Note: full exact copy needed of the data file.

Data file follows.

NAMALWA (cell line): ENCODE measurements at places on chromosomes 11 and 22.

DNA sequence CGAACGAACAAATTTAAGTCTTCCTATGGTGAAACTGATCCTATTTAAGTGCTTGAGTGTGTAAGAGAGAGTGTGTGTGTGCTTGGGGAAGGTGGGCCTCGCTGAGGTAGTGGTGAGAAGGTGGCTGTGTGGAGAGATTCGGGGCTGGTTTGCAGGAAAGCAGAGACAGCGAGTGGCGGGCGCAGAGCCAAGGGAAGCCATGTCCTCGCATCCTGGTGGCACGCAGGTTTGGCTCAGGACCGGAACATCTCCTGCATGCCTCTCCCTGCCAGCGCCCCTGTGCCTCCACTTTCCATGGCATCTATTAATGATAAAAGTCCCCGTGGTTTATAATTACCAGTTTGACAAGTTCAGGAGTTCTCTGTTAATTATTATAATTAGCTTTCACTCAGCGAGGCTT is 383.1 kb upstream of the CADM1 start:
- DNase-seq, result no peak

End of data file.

NAMALWA (cell line): ENCODE measurements at places on chromosomes 11 and 22.

DNA sequence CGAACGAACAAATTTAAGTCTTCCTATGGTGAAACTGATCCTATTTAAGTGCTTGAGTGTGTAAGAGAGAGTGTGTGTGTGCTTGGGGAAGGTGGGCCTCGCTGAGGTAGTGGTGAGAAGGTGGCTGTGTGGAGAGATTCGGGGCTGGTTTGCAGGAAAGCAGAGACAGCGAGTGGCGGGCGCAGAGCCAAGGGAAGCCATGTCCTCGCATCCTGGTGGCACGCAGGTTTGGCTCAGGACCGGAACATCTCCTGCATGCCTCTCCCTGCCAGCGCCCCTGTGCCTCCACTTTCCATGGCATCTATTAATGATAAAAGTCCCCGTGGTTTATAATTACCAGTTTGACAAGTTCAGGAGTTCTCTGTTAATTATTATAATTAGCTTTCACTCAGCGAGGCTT is 383.1 kb upstream of the CADM1 start:
- DNase-seq, result no peak